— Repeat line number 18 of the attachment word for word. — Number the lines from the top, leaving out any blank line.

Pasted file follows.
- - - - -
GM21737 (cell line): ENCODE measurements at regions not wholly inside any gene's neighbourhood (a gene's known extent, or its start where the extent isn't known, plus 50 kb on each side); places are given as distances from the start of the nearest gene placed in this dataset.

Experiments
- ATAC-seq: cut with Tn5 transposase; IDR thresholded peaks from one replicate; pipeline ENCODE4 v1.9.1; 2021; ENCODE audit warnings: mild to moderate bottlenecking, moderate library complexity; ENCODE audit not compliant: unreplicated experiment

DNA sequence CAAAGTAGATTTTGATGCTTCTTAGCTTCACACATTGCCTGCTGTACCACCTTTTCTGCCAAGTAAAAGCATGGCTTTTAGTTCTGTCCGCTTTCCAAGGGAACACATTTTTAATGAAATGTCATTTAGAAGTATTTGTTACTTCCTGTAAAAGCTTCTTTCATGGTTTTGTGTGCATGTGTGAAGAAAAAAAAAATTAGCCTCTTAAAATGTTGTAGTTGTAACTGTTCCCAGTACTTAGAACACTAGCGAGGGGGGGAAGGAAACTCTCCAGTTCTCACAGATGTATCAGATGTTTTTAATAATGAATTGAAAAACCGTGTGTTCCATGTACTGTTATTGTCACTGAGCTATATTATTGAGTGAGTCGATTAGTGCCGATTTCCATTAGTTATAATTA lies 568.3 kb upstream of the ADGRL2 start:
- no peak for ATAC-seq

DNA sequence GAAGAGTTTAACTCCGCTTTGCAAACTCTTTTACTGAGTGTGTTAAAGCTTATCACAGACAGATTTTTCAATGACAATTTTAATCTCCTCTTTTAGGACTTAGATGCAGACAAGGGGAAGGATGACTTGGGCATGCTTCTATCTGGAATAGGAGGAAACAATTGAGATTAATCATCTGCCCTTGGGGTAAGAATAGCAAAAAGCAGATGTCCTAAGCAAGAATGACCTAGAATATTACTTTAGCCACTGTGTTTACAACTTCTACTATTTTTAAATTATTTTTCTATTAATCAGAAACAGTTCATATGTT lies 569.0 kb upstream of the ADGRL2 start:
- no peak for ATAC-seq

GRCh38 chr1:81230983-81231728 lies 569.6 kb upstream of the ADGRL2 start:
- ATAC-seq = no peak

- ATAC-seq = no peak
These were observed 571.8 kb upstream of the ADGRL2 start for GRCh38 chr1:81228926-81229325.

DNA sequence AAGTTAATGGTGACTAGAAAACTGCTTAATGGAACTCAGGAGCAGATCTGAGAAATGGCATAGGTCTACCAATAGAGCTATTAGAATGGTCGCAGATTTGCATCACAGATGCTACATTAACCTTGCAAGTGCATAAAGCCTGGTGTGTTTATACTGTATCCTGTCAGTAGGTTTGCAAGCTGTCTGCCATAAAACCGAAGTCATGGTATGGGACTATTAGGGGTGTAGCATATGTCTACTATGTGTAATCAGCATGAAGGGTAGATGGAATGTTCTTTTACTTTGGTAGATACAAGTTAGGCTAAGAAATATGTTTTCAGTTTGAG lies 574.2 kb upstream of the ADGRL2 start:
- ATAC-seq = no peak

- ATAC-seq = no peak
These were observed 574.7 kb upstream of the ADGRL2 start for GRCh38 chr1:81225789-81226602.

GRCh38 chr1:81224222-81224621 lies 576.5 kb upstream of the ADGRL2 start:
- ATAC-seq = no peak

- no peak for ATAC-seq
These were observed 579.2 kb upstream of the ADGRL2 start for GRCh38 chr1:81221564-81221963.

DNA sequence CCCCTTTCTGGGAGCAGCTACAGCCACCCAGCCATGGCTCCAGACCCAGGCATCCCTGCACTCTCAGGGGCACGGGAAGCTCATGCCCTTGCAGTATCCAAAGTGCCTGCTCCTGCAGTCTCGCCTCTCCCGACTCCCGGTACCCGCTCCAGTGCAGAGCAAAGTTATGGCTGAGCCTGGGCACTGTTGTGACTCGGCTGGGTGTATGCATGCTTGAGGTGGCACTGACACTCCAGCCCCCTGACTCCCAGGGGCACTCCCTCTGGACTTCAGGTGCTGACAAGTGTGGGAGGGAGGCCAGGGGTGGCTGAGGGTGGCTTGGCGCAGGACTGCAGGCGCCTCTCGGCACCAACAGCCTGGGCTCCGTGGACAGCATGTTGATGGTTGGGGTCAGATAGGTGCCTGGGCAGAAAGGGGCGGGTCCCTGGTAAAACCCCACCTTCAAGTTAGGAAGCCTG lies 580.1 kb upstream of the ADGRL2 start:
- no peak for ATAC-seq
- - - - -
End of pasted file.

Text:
- no peak for ATAC-seq